Saturday, July 23, 2016

Psalm 17 Pt 2 (SaturdayPrime) - Short summaries

David and Goliath, Paris Psalter

Psalm 17/2: Cum sancto sanctus eris 
1 Cum sancto sanctus eris, * et cum viro innocénte ínnocens eris
With the holy you will be holy; and with the innocent man you will be innocent:
2 Et cum elécto eléctus eris: * et cum pervérso pervertéris.
And with the elect you will be elect: and with the perverse you will be perverted.
3 Quóniam tu pópulum húmilem salvum fácies: * et óculos superbórum humiliábis.
For you will save the humble people; but will bring down the eyes of the proud.
4 Quóniam tu illúminas lucérnam meam, Dómine: * Deus meus, illúmina ténebras meas.
For you light my lamp, O Lord: O my God, enlighten my darkness.
Quóniam in te erípiar a tentatióne, * et in Deo meo transgrédiar murum.
For by you I shall be delivered from temptation; and through my God I shall go over a wall.
6  Deus meus, impollúta via ejus: elóquia Dómini igne examináta: * protéctor est ómnium sperántium in se.
As for my God, his way is undefiled: the words of the Lord are fire-tried: he is the protector of all that trust in him.
7  Quóniam quis Deus præter Dóminum? * aut quis Deus præter Deum nostrum?
For who is God but the Lord? Or who is God but our God?
Deus, qui præcínxit me virtúte: * et pósuit immaculátam viam meam
God, who has girt me with strength; and made my way blameless.
Qui perfécit pedes meos tamquam cervórum, * et super excélsa státuens me
Who has made my feet like the feet of harts: and who sets me upon high places.
10 Qui docet manus meas ad prælium: * et posuísti, ut arcum æreum, bráchia mea.
Who teaches my hands to war: and you have made my arms like a brazen bow.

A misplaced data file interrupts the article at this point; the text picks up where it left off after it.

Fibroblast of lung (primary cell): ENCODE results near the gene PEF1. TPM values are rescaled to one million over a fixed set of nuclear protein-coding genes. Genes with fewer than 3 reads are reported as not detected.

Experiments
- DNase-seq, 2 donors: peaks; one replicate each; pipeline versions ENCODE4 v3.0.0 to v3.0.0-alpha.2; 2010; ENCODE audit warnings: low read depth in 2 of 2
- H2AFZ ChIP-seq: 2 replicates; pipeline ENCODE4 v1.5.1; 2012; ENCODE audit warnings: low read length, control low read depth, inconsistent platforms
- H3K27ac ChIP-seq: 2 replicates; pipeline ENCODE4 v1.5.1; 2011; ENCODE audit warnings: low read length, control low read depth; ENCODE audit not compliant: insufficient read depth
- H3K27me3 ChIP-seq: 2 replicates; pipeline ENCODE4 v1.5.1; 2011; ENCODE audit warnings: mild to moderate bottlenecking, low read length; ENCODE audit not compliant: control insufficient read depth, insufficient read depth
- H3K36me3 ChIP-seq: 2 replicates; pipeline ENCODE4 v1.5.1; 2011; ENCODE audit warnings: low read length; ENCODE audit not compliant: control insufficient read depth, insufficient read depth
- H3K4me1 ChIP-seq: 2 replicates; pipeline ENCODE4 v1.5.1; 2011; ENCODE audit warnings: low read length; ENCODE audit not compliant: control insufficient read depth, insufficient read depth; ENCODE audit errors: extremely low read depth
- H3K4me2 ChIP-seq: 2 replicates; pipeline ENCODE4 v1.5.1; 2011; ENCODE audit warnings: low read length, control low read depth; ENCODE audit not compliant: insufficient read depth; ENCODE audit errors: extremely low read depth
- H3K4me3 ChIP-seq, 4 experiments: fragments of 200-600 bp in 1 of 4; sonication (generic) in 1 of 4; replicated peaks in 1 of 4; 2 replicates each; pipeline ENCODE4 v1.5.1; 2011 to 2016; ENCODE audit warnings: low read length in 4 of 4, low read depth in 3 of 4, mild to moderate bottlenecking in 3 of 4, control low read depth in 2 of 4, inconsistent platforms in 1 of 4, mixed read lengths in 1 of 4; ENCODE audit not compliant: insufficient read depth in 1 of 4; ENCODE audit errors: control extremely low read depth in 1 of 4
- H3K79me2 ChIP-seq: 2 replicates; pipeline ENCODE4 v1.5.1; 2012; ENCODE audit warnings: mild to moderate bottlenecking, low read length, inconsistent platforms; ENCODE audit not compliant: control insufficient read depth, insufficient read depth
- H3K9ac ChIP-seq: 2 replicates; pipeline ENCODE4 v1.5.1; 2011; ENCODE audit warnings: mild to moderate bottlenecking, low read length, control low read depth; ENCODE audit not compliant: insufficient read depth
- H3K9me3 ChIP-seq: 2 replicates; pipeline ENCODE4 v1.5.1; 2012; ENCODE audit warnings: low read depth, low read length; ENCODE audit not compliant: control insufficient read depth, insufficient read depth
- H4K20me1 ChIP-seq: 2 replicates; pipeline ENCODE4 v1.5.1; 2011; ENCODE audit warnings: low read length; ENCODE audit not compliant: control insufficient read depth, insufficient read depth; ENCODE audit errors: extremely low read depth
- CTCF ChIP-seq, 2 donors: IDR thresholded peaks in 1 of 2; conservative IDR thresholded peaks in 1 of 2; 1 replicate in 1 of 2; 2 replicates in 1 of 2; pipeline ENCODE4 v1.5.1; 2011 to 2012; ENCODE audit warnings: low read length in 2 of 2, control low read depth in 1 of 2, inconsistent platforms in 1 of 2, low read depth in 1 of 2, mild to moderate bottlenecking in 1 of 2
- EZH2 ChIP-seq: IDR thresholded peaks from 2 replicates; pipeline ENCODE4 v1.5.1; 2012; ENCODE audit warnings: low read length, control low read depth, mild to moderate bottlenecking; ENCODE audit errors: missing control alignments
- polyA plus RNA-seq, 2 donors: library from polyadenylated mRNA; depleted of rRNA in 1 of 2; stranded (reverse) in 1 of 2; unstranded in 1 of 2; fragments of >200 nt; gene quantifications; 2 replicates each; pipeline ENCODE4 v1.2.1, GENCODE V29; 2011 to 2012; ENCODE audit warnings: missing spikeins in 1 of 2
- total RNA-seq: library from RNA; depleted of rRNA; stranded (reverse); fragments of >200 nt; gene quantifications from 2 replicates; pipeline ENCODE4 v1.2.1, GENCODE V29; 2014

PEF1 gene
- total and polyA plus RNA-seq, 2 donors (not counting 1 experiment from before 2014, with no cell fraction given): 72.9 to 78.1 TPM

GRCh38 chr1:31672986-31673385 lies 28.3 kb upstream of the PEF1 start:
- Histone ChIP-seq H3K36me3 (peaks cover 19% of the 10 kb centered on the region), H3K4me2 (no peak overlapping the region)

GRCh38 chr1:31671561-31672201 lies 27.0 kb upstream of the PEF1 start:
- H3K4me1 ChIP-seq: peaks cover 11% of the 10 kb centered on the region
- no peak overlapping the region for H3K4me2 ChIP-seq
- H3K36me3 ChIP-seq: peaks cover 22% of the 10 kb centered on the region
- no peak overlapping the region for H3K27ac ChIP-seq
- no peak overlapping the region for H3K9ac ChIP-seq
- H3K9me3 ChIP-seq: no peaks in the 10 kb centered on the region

11  Et dedísti mihi protectiónem salútis tuæ: * et déxtera tua suscépit me:
And you have given me the protection of your salvation: and your right hand has held me up:
12  Et disciplína tua corréxit me in finem: * et disciplína tua ipsa me docébit
And your discipline has corrected me unto the end: and your discipline, the same shall teach me.
13  Dilatásti gressus meos subtus me: * et non sunt infirmáta vestígia mea:
You have enlarged my steps under me; and my feet are not weakened.
14  Pérsequar inimícos meos et comprehéndam illos: * et non convértar, donec defíciant.
I will pursue after my enemies, and overtake them: and I will not turn again till they are consumed.
15  Confríngam illos, nec póterunt stare: * cadent subtus pedes meos.
I will break them, and they shall not be able to stand: they shall fall under my feet.
16  Et præcinxísti me virtúte ad bellum: * supplantásti insurgéntes in me subtus me.
And you have girded me with strength unto battle; and have subdued under me them that rose up against me.
17  Et inimícos meos dedísti mihi dorsum, * et odiéntes me disperdidísti.
And you have made my enemies turn their back upon me, and have destroyed them that hated me.

18  Clamavérunt, nec erat qui salvos fáceret ad Dóminum: * nec exaudívit eos.
They cried, but there was none to save them, to the Lord: but he heard them not.
19  Et commínuam illos, ut púlverem ante fáciem venti: * ut lutum plateárum delébo eos.
And I shall beat them as small as the dust before the wind; I shall bring them to nought, like the dirt in the streets.
20  Eripies me de contradictiónibus pópuli: * constítues me in caput géntium.
You will deliver me from the contradictions of the people; you will make me head of the Gentiles.
21  Pópulus quem non cognóvi servívit mihi: * in audítu auris obedívit mihi.
A people which I knew not, has served me: at the hearing of the ear they have obeyed me.
22  Fílii aliéni mentíti sunt mihi, * fílii aliéni inveteráti sunt, et claudicavérunt a sémitis suis.
The children that are strangers have lied to me, strange children have faded away, and have halted from their paths.